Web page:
Four more silk weavers lose sight...

Four more silk weavers lose sight...

...while Labour dept turns a blind eye to the tragedy

Four more silk weavers lose sight...

The victims –– Abdul Razak, Mohammed Rahamath Ullah, Shafi Ahmed and Narayana, were working at the silk-weaving unit in New Masjid Mohalla here.

Recalling the accident, Ahmed said as soon as they put the raw silk yarn, which was brought from Bangalore, into the spindle and turned on the machine, there was a pungent chemical smell. “Immediately, our eyes started to burn and tear up. Within seconds, there was swelling and our vision blurred,” he said. The four were provided with first aid and were shifted to hospitals in Bangalore, where they learnt that they had lost their vision.

It is alleged that the silk smuggled from China is sprayed with chemicals to increase its weight. “Unaware of this, we have lost our eyesight while trying to earn a livelihood,” said Abdul Razak, fighting hard to hold back tears welling up in his eyes.

Just three months ago, five workers from Nanjundaswamy silk-weaving unit in Kalya Bagilu had also lost their eyesight in a similar accident. So did weavers working in silk-weaving units belonging to Mohammed Ghouse and Dayanand on Hosahalli Road, just six months ago.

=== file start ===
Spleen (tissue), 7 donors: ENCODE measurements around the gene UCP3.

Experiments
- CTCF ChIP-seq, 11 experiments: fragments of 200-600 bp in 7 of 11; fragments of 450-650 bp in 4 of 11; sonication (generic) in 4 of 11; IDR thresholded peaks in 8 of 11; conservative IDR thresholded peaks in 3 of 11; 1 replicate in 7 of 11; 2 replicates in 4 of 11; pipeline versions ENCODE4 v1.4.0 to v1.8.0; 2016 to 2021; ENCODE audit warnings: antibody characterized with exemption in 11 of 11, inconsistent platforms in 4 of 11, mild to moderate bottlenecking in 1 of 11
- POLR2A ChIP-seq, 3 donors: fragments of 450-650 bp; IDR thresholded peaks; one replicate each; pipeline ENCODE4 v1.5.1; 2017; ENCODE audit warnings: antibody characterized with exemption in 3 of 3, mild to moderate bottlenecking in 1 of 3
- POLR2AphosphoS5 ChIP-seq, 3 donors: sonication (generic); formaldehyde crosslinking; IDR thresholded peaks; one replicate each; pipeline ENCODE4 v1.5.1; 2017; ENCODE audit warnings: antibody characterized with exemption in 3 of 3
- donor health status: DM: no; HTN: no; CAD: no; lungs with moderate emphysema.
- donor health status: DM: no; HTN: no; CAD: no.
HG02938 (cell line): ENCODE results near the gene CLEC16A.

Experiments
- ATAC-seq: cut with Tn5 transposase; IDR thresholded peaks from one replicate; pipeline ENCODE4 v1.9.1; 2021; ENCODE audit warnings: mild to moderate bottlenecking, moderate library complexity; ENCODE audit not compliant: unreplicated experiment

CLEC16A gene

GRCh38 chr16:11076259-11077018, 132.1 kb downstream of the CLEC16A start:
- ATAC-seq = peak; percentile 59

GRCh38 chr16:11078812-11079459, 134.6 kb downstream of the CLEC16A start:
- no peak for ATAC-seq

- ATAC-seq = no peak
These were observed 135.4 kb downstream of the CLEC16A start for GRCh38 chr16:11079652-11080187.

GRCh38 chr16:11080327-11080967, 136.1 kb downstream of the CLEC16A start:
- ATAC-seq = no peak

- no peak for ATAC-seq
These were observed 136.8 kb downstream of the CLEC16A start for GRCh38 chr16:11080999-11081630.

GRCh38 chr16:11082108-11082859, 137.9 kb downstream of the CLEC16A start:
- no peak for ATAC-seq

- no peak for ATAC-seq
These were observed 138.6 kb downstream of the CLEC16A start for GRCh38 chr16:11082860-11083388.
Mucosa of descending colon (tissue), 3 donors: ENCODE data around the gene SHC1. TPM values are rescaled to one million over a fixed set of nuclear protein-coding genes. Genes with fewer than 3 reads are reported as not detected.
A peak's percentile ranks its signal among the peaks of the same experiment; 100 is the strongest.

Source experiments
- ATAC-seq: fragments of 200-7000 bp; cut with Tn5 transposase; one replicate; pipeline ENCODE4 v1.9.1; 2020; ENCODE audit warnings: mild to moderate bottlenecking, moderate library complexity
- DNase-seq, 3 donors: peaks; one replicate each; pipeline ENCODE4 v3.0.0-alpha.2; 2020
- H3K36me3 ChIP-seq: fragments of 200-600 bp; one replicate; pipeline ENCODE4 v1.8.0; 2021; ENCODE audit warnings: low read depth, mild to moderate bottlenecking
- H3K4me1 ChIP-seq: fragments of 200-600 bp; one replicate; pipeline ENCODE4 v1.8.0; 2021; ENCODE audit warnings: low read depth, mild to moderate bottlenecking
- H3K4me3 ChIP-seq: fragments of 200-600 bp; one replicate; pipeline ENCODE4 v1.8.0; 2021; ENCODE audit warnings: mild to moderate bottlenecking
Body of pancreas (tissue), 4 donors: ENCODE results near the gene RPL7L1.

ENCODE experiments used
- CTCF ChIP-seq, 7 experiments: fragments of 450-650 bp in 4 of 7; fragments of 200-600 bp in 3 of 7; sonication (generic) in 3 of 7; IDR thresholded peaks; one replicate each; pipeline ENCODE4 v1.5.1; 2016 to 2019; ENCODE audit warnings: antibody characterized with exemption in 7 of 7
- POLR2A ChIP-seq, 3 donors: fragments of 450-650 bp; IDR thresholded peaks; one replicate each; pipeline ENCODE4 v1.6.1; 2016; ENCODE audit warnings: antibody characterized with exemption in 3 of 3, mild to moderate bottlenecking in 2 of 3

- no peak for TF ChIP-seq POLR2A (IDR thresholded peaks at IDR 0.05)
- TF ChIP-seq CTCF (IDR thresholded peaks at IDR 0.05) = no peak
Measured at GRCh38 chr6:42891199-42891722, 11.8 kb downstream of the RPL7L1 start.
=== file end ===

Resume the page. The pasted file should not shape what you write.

Despite the frequency of these accidents and the rampant smuggling of China silk, it seems the Labour Department has turned a blind eye towards the issue. Families of the victims even allege that the officials of the department get their share for “remaining blind”.

Ironically, even after realising the risks involved in working in these units, people in this region are obligated to return. Silk weaving units are the only form of industry in Magadi, making it the sole option for earning a livelihood.
In addition, the profit margin earned by using this smuggled silk lures them to stay on in the profession.

Families of the victims want a permanent solution to the problem. They want the district administration to ensure that owners of silk weaving units have access to regular raw silk. Further, they want all the units to be registered and government benefits to be extended to weavers. The families also legal action to be taken against middlemen who aid in the smuggling of China silk.

Anwar Pasha, a member of the Popular Front of India, adds that voluntary organisations and the Human Rights Commission should take note of the atrocities being committed against silk weavers here and should come forward to help them.
“Public memory may be short, but we have been handicapped for life. This has to stop,” say the families of the victims.
DH News Service